Is Hol­ly­wood los­ing its grip on cinema?

To see many of the year’s best new films, you didn’t even have to leave your liv­ing room, says Rob­bie Collin

The Daily Telegraph - Review - - FRONT PAGE -

If Os­car night marks the end of the old cinema year, then the first great film of 2018 was one you couldn’t see in Bri­tish cin­e­mas at all. In­stead, it landed on Net­flix, with­out much fuss, on March 12. The film was An­ni­hi­la­tion: a gob-smack­ing cos­mic hor­ror star­ring Natalie Port­man, in which an all-fe­male squad of sci­en­tists ven­ture into a quar­an­tined zone where re­al­ity it­self seems to be com­ing unglued.

It be­gan life as an or­di­nary mid-bud­get stu­dio pro­duc­tion

– a $40mil­lion joint ven­ture be­tween Para­mount Pic­tures and Sky­dance, writ­ten and di­rected by Alex Gar­land, who was fresh from the ac­claimed Ex Machina. But af­ter some un­favourable test screen­ings, and Gar­land’s sub­se­quent re­fusal to blunt his baby’s weirder edges, Para­mount sold off the in­ter­na­tional rights and cut their losses with a half-hearted US re­lease, the box of­fice tak­ings from which didn’t even cover An­ni­hi­la­tion’s pro­duc­tion costs. Gar­land was dis­mayed, say­ing he had “made the film for cinema”. But cinema – the busi­ness, as op­posed to the art-form – didn’t know what to do with it.

Net­flix had been flex­ing some mus­cle in the film-mak­ing and dis­tri­bu­tion games for a while be­fore this – but un­like their in­stantly suc­cess­ful TV op­er­a­tion, some­thing about cinema seemed to elude them, and their pair­ings of big stars with bold direc­tors given blank cheques were click­ing less of­ten than not. They had ended 2017 with one of the year’s worst films: the fan­tasy thriller Bright, in which Will Smith played an ur­ban cop in an al­ter­nate Los An­ge­les awash with orcs and elves.

Twelve months on, the ground has shifted. The com­pany’s most re­cent film, Al­fonso Cuarón’s Roma, is 2018’s very best. And in the in­terim, there were the not-so-small mat­ters of new works from the Coen broth­ers, Ta­mara Jenk­ins, Paul Green­grass and oth­ers: The Bal­lad of Buster Scruggs, Pri­vate Life, Out­law King, 22 July, Shirk­ers, To All the Boys I’ve Loved Be­fore, and Or­son Welles’s last mas­ter­piece, The Other Side of the Wind, which was com­pleted, af­ter three decades in le­gal limbo, on Net­flix’s dime. For the first time ever, you could en­joy a gen­er­ous cross-sec­tion of the year’s best new films with­out leav­ing your couch.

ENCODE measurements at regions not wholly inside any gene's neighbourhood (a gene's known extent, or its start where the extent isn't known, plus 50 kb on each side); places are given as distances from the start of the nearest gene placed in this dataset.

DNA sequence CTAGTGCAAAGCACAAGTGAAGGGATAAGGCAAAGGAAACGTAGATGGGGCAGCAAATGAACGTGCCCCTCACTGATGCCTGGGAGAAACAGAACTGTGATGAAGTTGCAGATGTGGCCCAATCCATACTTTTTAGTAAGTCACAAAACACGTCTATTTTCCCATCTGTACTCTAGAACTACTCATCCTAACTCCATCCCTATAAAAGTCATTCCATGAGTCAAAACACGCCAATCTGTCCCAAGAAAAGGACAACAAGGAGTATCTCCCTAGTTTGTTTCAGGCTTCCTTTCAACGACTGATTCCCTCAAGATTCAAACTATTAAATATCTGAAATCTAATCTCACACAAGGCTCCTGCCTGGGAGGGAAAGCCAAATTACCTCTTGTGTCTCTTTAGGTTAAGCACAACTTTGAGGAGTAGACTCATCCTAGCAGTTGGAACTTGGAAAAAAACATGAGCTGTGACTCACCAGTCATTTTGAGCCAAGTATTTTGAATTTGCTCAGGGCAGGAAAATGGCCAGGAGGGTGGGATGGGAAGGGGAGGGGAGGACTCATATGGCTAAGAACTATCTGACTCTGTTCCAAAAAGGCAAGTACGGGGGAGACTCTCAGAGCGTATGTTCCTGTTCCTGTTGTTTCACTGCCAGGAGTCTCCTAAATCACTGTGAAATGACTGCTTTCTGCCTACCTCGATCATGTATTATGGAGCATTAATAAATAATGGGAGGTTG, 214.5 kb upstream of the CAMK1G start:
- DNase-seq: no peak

Mean­while, Net­flix made moves to en­sure that 2019 would un­fold along sim­i­lar lines – not least by pony­ing-up the $125 mil­lion bud­get for Martin Scors­ese’s 26th fea­ture, The Ir­ish­man, a true-life mafia drama star­ring Robert De Niro, Al Pa­cino and Joe Pesci. Talk­ing last week at the Mar­rakesh Film Festival, Scors­ese ex­plained that “no one else wanted to fund the pic for five to seven years. And of course, we’re all get­ting older. Net­flix took the risk”. You would be hard-pressed to come up with a grim­mer in­dict­ment of Hol­ly­wood in 2018 than the fact that a gang­ster movie di­rected by a hot-streak­ing Scors­ese, and fea­tur­ing the stars of Goodfel­las and The God­fa­ther, is con­sid­ered a bad bet.

Net­flix’s mo­ti­va­tion is sim­ple: it wants to be taken se­ri­ously, by the in­dus­try and its cus­tomers alike. Un­like tra­di­tional stu­dios, the com­pany makes money by grow­ing its sub­scriber base, which cur­rently stands at 137.1 mil­lion world­wide and 9.7 mil­lion in the UK. It doesn’t mat­ter whether an in­di­vid­ual film is a hit or not, pro­vid­ing the to­tal­ity of their out­put – on which they spent

$10 bil­lion world­wide this year – feels like a good deal to ex­ist­ing cus­tomers, and looks that way to prospec­tive ones. In the case of Roma, fund­ing a $15 mil­lion black-and-white, Span­ish-lan­guage his­tor­i­cal epic will do that – be­cause Cuarón could win the com­pany some at­ten­tion-grab­bing ad­di­tions for their tro­phy cab­i­net,

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